Verdict overruling Egypt prosecutor-general's appointment reignites debate
Ayat Al-Tawy, Wednesday 27 Mar 2013
Court verdict overturning Morsi's appointment of new prosecutor-general Talaat Abdullah in place of Abdel-Meguid Mahmoud last year, provokes controversy over yet another tug-of-war between president and judiciary


An Egyptian appeal court reversed on Wednesday President Morsi's November 2012 decision to appoint a new prosecutor-general.

President Morsi dismissed the country's top prosecutor Abdel-Meguid Mahmoud and appointed Talaat Abdullah to the post within the context of a legislative void in November 2012, via a highly controversial constitutional declaration.

According to the Arabic text of the verdict, "law 386 of year 2012 to appoint Talaat Ibrahim Abdullah [as the country's prosecutor-general] is declared null and void and all its implications are cancelled."

The court verdict has been hailed by observers who, along with pro-opposition critics, believe that through the declaration Morsi had granted himself sweeping powers, both executive and legislative.

Ahmed El-Zend, head of Egypt's Judges' Club, applauded the verdict, which he described as "a new history for Egypt, the judiciary and the oppressors."

According to El-Zend, Egypt's Justice Minister Ahmed Mekki is required by law to uphold the verdict, otherwise "he would be subject to penalty."

"Now, it's either that [parties involved] embark on a saga of appeals and battles, or [current Morsi-appointed prosecutor-general] Talaat Abdullah just initiates by stepping down to uphold the ruling without battles," El-Zend said in televised comments on Wednesday following the court verdict.

For his part, Shawky El-Sayyed, prominent lawyer and constitution pundit, commented that according to the court ruling, Abdel-Meguid Mahmoud will be reinstated to his position "even if for one day."

El-Sayyed went on to voice expectations that the presidency would not appeal the verdict "otherwise, this would be a continuing defiance from the presidency against the Egyptian judiciary."

He blamed such "legal chaos" on the inept handling of the situation by Morsi's legal advisors.

Hassan Yassin, aide to the prosecutor-general, told Ahram Online that the appeal court’s verdict is unconstitutional on the grounds that the transitional articles of the newly-ratified constitution have shielded all constitutional declarations – issued by both the once ruling military council and the country's elected president – from any appeal.

According to Article 236 of the constitution, all constitutional declarations are considered void after the new constitution is passed but all consequent verdicts will remain valid.

“The State Litigation Authority is the only body entitled to take legal actions in the Court of Cassation to overturn this verdict,” added Yassin. “The verdict is not irreversible,” he said.

Mohamed Hamed El-Gamal, former head of Egypt’s State Council and a prominent constitutional expert, told Ahram Online that “the Brotherhood and its president have been seeking to create legislative tools to enable the executive authority to crack down on the judicial authority."

"The judiciary has been trying to stand up to these attempts,” he said.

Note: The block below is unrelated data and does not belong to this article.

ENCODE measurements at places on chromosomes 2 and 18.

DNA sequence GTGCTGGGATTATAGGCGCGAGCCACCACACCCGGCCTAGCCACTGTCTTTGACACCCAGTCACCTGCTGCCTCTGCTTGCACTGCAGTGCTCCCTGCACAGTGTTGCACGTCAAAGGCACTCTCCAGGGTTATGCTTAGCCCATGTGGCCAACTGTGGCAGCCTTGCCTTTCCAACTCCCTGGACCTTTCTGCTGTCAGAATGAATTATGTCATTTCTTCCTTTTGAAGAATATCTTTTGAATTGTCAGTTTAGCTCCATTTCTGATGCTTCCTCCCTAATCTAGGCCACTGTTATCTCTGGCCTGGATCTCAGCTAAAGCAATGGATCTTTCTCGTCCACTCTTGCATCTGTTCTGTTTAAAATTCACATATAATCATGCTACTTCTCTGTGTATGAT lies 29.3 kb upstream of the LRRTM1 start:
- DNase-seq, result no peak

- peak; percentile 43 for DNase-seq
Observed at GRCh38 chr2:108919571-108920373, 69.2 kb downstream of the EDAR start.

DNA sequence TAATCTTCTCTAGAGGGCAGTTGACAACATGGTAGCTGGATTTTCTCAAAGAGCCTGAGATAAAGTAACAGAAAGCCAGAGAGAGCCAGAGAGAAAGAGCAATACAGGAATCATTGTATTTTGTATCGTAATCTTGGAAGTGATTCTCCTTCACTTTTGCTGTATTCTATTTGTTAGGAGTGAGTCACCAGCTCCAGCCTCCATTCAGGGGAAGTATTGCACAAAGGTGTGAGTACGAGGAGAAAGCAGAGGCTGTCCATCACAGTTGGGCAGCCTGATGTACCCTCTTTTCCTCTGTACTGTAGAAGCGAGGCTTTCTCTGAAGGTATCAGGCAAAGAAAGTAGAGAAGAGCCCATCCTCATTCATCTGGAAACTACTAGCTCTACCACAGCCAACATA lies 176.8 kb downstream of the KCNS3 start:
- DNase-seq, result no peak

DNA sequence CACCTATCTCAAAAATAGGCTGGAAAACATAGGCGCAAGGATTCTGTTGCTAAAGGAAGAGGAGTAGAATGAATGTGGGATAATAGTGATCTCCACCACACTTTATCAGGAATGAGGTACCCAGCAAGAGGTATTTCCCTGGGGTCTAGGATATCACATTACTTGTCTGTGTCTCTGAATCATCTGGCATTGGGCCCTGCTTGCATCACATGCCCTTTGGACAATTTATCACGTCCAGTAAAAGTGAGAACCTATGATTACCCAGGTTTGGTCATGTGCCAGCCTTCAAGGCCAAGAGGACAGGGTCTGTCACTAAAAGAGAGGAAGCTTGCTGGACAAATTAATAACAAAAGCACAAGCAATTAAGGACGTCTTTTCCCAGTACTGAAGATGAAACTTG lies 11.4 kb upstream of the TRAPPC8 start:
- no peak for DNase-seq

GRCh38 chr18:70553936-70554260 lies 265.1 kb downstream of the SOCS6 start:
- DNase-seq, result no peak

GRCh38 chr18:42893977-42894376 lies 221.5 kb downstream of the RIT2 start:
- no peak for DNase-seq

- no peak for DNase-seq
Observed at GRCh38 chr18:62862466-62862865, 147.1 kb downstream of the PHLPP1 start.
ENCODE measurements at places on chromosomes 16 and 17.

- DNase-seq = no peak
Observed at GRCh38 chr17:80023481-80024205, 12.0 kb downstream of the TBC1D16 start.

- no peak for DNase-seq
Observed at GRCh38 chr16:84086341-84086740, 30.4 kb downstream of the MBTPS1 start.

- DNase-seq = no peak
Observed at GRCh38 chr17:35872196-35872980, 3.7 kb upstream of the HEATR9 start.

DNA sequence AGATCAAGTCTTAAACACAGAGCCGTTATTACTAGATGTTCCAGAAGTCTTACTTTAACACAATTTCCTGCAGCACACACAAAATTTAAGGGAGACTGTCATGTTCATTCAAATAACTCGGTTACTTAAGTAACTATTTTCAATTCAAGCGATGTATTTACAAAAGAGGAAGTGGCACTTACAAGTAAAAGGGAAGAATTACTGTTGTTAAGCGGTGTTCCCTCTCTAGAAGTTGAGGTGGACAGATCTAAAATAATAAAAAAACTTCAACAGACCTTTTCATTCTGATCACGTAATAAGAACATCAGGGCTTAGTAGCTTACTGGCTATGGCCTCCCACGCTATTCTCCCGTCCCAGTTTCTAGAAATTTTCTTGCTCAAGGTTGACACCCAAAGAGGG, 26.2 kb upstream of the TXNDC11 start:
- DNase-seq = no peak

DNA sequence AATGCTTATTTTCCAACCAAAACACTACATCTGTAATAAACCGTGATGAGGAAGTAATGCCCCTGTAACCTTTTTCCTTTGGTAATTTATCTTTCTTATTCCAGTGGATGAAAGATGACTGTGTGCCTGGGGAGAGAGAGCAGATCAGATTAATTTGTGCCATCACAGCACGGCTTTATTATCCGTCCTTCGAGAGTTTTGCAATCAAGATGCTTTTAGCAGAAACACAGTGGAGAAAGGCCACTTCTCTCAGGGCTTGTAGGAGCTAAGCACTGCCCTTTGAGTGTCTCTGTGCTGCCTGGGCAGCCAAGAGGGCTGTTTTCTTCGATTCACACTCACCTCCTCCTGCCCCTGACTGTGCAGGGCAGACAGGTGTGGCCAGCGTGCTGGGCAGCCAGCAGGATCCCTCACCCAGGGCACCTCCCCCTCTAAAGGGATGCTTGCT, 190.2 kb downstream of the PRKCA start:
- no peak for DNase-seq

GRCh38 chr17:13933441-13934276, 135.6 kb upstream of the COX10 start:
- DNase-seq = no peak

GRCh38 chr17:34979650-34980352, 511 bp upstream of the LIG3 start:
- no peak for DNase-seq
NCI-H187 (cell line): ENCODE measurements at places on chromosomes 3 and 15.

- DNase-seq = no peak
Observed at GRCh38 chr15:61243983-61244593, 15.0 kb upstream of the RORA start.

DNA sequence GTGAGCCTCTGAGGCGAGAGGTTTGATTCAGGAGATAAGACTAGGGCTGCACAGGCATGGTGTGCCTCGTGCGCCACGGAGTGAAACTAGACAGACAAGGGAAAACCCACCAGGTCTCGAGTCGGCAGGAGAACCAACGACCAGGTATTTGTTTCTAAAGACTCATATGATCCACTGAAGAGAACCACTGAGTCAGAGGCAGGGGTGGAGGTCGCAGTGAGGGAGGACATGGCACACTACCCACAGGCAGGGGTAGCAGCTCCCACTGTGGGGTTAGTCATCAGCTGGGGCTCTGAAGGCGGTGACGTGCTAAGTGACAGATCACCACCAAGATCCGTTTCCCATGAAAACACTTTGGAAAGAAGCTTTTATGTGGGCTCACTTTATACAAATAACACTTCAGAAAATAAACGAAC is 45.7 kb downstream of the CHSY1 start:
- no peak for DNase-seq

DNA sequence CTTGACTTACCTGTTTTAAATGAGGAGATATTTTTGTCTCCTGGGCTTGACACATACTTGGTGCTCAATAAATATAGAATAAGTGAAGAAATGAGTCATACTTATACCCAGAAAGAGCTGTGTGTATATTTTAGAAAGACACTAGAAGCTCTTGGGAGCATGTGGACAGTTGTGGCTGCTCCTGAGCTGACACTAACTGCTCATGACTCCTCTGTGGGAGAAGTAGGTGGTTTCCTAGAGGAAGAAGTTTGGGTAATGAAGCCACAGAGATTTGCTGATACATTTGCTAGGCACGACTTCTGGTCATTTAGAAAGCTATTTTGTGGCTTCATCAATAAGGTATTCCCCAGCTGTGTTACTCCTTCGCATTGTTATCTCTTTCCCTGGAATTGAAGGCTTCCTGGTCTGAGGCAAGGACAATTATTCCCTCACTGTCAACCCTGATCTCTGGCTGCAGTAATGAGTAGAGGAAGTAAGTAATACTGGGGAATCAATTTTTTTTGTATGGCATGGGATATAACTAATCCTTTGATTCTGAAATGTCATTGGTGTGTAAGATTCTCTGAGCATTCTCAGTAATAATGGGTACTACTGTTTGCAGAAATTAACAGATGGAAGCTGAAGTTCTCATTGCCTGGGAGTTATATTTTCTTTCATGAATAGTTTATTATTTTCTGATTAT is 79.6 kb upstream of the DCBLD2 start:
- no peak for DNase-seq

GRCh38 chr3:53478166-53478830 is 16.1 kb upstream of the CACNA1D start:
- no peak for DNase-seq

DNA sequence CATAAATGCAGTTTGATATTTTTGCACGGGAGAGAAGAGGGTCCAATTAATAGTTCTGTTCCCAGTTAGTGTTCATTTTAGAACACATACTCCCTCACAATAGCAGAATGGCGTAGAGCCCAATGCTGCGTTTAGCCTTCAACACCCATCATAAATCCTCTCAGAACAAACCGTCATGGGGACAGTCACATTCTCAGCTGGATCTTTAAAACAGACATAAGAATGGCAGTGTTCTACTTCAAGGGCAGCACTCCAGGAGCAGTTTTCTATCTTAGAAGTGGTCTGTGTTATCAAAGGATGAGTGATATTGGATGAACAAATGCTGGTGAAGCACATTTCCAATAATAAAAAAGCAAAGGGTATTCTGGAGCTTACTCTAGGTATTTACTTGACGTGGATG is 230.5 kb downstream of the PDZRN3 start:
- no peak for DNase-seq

El-Gamal said that Morsi's decision to dismiss Mahmoud and appoint the current prosecutor-general is an administrative one and that it is up to the court to overrule it.

“The judiciary is the one which decides the nature of a certain decision and the fact that the president renders his decree a 'constitutional declaration'does not mean that the court cannot re-identify it as an administrative decision,” he added.

In October 2012, Morsi dismissed Mahmoud from his post, which he had held since 2006, and appointed him Egypytian Ambassador to the Vatican.

Morsi's attempt to replace Mahmoud was prompted by growing fury at the acquittal of Mubarak-era officials charged with orchestrating the famous Battle of the Camel attack in Tahrir Square.

Twenty-one protesters were killed and hundreds injured during the attack, when plain-clothed assailants, some on horse and camelback, violently attacked a sit-in in the flashpoint square in February 2011.

Mahmoud, backed by many of the judiciary, argued that Morsi's attempt to replace him went beyond his presidential mandate.

Two days later, Mahmoud held a press conference at his office at the Egyptian Supreme Court, defying the president's decision and insisting he still retained his post.

A meeting was held on the same day between the president and Mahmoud, after which Morsi's Vice-President, Mahmoud Mekki, announced that media has falsely transmitted news of Mahmoud's dismissal, asserting that he was offered a post as Egypt's ambassador.

It was announced afterwards that President Morsi had agreed to allow Mahmoud to keep his job after an embarrassing public row.

In November 2012, a few monthsafter Egypt's People's Assembly (lower house of parliament) was ruled unconstitutional and disbanded, President Morsi issued a controversial constitutional declaration widening his powers and placing his decisions above judicial review.

Among the articles of the declaration was one dismissing the country's prosecutor-general and replacing him with Talaat Abdullah.

Under the Egyptian legal system, the prosecutor-general can only be dismissed by a judicial decree, not by the president.

The dismissal of Abdel-Meguid Mahmoud has been one of the major demands of pro-revolution groups since the ousting of former president Mubarak in February 2011.

Pro-revolution critics argued that his office failed to pursue those implicated in the killing of Egyptian protesters over nearly two years of political turmoil since the outbreak of the country's popular uprising.

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